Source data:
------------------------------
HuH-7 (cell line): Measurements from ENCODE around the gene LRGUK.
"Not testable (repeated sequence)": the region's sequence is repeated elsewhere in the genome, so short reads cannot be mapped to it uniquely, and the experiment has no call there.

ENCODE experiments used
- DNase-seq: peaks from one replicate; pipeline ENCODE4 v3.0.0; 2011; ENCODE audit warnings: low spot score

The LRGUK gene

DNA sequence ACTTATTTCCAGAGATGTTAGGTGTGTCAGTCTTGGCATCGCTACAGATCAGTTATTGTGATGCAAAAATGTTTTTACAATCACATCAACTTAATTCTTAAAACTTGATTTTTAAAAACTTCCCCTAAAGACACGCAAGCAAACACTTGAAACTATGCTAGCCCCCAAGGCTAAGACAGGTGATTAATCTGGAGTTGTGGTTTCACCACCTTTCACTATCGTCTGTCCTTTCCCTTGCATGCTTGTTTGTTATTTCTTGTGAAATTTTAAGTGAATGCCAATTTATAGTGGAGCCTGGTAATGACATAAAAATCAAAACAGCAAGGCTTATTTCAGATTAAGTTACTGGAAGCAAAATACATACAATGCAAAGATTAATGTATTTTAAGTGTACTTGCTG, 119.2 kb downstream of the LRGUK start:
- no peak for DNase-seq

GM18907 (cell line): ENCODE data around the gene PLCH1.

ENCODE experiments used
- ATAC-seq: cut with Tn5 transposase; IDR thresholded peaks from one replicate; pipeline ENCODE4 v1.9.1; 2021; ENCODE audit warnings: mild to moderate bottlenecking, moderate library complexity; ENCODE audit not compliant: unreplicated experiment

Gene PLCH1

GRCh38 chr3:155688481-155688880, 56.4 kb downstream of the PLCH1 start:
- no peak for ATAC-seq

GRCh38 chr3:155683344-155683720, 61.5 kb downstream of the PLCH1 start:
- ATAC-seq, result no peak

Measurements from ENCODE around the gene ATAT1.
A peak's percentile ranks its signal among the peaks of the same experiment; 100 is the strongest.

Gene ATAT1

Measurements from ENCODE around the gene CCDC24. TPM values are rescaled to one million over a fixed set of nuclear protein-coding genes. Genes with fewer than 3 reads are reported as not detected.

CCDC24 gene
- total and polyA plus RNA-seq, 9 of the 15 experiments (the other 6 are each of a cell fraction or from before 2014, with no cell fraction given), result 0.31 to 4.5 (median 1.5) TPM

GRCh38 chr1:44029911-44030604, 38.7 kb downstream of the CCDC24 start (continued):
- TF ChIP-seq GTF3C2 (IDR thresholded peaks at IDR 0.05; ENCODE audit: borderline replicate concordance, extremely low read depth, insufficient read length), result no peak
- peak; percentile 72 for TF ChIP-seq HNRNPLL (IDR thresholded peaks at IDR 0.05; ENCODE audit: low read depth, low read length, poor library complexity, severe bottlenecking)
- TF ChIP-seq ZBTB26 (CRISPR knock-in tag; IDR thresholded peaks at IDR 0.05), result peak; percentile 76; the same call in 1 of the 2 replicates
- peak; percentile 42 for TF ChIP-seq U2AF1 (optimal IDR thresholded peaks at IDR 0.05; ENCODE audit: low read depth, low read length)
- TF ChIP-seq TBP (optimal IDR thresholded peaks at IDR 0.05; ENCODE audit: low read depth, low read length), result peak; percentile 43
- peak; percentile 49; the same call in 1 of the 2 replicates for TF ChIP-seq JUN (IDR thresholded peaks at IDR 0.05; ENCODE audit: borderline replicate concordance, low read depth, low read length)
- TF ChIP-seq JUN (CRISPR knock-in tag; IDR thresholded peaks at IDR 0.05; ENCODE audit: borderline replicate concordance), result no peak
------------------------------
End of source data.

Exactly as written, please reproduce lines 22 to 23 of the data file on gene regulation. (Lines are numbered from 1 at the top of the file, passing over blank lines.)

GRCh38 chr1:44029911-44030604, 38.7 kb downstream of the CCDC24 start (continued):
- TF ChIP-seq GTF3C2 (IDR thresholded peaks at IDR 0.05; ENCODE audit: borderline replicate concordance, extremely low read depth, insufficient read length), result no peak